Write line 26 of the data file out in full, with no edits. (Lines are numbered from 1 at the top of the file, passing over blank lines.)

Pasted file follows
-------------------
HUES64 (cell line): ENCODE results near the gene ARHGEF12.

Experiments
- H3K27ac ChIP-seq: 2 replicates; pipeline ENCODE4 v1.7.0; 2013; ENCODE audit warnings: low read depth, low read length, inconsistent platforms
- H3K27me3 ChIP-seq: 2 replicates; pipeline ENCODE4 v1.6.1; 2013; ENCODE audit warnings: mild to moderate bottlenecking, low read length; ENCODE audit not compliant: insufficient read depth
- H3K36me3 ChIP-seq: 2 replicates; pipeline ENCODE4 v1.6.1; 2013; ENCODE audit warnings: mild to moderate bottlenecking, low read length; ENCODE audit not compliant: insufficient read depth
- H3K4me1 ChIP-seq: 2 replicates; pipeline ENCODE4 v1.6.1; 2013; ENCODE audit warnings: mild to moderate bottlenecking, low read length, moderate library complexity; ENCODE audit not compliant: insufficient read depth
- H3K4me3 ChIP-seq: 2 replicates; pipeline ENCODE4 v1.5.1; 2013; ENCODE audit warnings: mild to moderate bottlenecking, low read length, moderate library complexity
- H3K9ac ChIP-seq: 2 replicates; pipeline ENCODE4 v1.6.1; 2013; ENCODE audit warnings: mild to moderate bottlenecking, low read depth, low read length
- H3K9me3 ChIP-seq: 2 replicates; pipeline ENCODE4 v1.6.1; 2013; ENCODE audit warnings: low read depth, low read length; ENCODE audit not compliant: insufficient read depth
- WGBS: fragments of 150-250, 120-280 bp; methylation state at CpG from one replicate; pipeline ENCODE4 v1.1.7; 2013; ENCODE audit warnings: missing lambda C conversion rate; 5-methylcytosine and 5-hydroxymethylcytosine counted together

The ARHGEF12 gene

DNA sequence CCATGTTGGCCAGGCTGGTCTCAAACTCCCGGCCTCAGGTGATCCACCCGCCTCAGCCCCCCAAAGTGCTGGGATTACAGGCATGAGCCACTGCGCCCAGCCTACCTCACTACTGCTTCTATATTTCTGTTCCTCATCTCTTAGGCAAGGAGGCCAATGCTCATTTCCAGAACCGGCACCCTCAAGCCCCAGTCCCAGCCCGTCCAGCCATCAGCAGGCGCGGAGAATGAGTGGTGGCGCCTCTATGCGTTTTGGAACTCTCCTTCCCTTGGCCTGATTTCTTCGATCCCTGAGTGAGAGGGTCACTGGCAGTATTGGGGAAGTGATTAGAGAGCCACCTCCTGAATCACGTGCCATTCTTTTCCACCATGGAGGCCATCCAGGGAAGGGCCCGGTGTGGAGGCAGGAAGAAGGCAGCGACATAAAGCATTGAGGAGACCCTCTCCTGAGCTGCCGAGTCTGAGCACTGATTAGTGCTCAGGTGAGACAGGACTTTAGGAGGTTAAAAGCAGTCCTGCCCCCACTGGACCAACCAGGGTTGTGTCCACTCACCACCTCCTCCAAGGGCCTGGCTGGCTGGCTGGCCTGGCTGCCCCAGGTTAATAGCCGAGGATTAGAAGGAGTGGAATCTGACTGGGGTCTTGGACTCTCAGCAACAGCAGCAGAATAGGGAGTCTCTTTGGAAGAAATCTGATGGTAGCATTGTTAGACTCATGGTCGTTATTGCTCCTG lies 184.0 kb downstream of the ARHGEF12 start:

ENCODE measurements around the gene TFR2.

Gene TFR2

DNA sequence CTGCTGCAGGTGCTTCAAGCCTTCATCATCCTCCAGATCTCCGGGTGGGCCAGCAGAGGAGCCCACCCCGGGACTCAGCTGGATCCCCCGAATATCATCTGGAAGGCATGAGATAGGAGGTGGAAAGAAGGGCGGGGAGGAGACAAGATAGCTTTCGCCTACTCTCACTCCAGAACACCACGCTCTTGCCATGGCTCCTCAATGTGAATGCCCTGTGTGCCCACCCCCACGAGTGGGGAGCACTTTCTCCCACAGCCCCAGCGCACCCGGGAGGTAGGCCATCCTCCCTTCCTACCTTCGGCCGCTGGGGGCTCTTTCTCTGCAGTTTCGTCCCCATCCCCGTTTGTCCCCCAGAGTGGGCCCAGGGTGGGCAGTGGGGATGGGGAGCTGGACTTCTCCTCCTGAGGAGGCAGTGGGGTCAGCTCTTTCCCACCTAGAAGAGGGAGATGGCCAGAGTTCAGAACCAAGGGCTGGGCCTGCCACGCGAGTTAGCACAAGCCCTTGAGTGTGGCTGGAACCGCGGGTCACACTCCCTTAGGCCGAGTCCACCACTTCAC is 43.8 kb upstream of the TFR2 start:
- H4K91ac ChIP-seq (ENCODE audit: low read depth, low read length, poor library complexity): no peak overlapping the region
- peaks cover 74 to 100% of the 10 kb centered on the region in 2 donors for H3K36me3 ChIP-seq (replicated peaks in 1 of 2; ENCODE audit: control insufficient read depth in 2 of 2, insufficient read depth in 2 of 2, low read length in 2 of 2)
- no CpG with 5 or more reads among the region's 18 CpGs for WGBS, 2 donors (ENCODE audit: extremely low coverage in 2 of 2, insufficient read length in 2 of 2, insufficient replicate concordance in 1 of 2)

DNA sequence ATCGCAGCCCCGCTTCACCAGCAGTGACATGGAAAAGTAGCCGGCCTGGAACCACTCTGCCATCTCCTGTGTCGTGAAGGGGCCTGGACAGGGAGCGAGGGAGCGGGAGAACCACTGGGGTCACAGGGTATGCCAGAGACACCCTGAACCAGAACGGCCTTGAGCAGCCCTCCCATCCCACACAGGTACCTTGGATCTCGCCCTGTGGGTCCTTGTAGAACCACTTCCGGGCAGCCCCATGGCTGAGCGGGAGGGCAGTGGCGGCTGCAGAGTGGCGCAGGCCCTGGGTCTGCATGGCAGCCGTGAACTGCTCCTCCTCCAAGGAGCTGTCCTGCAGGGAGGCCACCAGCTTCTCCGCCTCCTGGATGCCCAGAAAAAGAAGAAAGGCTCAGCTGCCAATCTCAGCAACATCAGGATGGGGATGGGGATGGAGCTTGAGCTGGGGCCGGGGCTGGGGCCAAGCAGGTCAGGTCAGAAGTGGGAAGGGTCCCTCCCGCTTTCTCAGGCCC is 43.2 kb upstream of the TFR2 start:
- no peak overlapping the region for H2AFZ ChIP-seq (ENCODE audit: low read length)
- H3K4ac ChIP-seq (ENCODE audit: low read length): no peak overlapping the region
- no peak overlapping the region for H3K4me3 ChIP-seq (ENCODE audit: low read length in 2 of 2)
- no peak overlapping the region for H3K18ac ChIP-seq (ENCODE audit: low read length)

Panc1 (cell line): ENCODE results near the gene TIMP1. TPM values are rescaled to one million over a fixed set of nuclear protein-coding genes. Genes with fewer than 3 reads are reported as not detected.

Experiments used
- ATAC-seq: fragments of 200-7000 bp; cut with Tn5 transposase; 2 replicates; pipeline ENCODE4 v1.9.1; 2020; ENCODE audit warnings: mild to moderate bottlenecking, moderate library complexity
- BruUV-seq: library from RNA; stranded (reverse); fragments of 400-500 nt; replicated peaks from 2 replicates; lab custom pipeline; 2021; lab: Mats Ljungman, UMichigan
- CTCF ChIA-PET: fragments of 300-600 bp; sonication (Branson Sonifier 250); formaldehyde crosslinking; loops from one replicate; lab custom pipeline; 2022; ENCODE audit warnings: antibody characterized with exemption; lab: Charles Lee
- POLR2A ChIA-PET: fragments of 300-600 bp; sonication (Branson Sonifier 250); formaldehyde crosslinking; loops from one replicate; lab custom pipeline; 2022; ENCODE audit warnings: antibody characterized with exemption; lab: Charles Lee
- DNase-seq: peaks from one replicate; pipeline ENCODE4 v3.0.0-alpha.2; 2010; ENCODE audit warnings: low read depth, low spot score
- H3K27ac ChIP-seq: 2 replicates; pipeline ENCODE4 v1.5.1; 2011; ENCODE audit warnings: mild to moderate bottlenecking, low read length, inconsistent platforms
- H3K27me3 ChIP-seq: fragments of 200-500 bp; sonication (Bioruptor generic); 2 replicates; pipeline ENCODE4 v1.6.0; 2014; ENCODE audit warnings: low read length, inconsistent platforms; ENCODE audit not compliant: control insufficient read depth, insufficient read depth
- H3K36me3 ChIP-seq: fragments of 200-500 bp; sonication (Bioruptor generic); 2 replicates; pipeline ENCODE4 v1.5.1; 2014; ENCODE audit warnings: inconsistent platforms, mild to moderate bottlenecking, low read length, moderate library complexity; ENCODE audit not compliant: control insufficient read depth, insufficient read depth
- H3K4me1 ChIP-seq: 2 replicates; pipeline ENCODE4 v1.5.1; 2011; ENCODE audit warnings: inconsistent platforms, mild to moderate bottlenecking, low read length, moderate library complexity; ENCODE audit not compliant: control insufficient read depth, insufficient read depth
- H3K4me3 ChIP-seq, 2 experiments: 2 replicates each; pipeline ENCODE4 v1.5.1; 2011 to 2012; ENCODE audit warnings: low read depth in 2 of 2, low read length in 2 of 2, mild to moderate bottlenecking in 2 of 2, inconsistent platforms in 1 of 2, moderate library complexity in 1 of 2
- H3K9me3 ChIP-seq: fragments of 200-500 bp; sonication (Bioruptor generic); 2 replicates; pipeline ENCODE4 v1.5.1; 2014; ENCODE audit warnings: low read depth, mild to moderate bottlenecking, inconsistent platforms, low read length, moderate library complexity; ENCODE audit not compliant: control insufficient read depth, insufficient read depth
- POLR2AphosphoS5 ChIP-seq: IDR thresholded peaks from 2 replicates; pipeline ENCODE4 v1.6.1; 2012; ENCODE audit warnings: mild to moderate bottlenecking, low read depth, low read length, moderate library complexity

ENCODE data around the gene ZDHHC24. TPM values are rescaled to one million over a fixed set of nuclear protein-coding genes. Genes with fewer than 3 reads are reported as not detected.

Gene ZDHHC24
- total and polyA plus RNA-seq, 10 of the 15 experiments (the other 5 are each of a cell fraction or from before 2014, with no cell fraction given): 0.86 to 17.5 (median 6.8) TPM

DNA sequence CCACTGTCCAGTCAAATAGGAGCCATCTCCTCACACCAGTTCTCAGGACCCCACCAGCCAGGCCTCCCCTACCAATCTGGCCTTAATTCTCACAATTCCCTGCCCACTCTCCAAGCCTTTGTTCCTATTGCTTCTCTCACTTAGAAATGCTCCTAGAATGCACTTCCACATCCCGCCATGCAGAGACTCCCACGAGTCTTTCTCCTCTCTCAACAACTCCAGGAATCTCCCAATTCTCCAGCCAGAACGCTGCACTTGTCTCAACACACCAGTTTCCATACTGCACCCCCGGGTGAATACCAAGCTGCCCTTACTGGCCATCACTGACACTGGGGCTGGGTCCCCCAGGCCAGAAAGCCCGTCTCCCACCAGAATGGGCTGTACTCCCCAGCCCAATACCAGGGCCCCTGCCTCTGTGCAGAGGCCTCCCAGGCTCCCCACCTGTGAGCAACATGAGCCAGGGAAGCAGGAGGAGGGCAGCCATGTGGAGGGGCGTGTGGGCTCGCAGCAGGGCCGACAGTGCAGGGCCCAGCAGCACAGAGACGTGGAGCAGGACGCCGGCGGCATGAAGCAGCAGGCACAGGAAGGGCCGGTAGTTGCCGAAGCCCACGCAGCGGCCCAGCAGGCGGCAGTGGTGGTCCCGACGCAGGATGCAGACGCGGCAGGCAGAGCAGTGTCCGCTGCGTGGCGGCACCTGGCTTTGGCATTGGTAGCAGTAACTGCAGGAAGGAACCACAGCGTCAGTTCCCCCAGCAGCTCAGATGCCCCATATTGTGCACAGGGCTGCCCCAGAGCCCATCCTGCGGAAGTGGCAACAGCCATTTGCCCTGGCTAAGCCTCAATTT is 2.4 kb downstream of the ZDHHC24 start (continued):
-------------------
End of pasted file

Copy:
- ATAC-seq: fragments of 200-7000 bp; cut with Tn5 transposase; 2 replicates; pipeline ENCODE4 v1.9.1; 2020; ENCODE audit warnings: mild to moderate bottlenecking, moderate library complexity